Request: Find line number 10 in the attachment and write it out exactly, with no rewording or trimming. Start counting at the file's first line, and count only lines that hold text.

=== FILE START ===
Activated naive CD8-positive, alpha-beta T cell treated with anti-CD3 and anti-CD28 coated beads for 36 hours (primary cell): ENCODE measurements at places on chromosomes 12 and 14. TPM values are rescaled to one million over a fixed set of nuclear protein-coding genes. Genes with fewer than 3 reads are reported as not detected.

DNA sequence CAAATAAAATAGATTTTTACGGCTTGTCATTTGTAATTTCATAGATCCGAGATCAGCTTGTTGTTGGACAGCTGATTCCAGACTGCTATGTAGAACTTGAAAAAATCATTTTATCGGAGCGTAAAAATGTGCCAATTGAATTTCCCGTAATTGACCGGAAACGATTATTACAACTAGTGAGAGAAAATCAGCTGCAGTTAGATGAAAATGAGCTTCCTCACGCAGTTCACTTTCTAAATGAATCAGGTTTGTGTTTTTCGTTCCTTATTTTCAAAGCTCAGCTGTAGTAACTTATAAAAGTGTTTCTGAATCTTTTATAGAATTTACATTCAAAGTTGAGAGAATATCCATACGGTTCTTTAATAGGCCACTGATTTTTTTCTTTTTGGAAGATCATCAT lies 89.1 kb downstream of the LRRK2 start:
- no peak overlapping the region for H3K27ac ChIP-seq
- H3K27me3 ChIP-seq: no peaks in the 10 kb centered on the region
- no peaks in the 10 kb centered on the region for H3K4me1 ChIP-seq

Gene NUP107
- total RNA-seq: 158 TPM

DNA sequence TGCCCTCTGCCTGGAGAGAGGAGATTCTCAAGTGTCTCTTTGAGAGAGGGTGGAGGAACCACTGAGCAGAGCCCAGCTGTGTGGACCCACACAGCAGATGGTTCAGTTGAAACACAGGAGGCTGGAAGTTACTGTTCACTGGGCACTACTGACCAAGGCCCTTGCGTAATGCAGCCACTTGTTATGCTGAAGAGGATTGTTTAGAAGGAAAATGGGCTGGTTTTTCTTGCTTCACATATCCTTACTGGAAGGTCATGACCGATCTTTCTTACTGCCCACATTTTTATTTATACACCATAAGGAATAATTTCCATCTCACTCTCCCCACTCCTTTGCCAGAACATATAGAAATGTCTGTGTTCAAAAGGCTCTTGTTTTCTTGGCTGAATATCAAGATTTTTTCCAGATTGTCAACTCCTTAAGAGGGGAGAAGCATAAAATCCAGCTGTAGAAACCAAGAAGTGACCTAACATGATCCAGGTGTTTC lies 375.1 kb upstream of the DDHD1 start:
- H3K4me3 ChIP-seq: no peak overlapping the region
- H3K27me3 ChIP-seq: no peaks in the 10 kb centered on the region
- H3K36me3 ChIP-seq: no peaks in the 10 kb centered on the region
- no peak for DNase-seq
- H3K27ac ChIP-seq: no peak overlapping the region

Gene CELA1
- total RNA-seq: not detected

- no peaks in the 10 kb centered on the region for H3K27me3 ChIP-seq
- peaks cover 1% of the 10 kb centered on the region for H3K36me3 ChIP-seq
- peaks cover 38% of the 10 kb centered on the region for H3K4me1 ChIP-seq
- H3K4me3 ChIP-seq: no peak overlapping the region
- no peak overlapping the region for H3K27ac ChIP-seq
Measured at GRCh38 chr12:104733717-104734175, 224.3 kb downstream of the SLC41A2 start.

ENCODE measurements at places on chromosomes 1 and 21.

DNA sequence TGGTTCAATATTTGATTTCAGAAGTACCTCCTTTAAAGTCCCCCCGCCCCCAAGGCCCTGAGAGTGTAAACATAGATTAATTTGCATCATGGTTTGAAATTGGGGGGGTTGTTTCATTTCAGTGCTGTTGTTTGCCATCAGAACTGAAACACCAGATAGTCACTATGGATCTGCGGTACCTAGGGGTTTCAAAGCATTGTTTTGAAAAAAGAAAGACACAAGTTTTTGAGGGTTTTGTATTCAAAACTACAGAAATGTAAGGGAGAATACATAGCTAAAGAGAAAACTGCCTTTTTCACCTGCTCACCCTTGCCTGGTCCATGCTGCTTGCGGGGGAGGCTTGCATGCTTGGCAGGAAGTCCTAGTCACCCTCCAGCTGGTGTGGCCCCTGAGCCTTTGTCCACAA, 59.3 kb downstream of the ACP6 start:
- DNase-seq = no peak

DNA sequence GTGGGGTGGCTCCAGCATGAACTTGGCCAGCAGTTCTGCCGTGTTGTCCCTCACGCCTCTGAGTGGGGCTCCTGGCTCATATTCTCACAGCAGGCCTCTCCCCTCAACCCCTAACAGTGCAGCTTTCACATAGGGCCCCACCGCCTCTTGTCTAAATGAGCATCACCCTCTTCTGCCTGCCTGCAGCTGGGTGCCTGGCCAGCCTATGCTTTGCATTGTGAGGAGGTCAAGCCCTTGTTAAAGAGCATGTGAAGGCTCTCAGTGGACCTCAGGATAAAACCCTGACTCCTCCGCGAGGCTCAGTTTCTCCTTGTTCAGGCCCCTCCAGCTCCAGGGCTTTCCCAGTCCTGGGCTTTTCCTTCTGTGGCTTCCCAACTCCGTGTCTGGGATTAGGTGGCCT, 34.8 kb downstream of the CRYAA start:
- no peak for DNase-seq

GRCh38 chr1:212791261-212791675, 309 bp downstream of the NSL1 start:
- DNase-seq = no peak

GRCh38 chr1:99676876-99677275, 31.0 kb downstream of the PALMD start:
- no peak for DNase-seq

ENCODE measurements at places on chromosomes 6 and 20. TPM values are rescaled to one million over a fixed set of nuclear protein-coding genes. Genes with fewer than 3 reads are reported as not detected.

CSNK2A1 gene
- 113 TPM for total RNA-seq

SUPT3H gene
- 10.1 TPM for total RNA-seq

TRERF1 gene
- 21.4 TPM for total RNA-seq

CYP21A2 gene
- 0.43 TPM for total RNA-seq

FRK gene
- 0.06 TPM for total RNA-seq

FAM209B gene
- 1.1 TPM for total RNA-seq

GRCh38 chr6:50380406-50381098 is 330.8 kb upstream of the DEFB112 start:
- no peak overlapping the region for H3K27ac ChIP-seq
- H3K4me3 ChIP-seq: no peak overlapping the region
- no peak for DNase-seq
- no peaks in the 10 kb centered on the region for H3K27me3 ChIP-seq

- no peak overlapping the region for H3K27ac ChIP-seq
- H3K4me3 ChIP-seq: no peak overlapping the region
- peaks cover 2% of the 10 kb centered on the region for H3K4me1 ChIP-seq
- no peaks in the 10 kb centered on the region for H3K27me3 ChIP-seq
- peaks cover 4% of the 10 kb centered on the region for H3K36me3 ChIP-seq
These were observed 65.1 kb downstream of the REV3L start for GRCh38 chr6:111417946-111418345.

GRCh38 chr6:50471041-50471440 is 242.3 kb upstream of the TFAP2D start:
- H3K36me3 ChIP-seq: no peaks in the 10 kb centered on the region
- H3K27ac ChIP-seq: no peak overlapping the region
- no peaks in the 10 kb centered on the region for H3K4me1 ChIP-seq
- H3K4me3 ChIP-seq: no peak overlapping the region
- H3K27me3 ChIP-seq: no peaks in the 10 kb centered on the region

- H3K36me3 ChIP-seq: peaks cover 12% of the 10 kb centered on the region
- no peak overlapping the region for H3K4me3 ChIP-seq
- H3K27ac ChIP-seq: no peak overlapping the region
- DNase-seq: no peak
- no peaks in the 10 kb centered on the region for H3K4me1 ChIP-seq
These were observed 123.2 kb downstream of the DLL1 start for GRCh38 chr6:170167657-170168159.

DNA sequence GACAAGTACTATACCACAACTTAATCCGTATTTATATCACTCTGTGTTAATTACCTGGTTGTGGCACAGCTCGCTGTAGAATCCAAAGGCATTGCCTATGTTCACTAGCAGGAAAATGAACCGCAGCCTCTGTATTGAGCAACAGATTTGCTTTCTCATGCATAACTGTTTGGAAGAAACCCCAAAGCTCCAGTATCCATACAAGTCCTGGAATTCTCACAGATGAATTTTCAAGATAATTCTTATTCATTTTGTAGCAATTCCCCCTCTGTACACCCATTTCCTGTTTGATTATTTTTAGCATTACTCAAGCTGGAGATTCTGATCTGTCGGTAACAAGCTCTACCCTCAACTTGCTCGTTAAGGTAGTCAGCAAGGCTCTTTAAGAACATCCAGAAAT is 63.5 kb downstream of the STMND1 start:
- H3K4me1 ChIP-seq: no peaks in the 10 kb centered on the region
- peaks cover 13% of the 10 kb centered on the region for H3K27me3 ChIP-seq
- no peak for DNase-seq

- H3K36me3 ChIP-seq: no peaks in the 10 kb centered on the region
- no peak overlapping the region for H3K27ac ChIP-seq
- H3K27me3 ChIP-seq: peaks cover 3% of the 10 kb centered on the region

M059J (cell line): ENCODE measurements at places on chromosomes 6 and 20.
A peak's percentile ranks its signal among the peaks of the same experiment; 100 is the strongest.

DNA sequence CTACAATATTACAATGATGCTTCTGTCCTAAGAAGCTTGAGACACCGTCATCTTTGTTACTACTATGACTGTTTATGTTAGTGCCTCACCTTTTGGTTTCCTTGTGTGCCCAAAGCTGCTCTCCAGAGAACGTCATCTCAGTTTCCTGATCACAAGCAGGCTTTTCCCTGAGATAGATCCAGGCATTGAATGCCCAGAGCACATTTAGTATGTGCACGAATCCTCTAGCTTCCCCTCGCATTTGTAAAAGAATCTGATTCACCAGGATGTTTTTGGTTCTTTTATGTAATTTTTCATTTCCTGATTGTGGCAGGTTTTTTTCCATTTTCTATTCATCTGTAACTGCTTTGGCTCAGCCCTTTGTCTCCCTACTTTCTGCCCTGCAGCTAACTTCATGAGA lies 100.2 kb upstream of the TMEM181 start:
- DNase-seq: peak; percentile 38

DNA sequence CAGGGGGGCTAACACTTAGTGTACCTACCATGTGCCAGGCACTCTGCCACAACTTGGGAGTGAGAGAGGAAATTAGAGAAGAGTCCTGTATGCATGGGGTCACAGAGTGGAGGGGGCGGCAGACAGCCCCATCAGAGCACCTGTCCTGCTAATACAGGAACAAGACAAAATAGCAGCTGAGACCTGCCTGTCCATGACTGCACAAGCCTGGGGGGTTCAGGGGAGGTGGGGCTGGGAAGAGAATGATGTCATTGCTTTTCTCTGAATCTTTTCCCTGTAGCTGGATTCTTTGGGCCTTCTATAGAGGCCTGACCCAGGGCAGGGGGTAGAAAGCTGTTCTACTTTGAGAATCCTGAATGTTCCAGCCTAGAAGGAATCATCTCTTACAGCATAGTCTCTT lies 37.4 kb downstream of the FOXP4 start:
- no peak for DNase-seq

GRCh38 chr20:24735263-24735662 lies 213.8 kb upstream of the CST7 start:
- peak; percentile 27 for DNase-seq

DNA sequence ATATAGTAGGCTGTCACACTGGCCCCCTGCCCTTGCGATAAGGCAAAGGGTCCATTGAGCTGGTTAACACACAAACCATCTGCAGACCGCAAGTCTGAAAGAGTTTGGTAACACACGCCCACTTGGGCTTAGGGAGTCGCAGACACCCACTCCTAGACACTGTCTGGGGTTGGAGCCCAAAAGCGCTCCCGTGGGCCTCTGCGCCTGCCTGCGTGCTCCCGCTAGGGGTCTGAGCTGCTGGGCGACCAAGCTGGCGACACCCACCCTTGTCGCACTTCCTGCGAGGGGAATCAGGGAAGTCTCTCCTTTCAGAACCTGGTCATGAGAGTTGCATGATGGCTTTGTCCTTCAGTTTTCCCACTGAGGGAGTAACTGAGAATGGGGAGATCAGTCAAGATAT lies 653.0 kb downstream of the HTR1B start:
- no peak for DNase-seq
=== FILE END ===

- H3K27me3 ChIP-seq: no peaks in the 10 kb centered on the region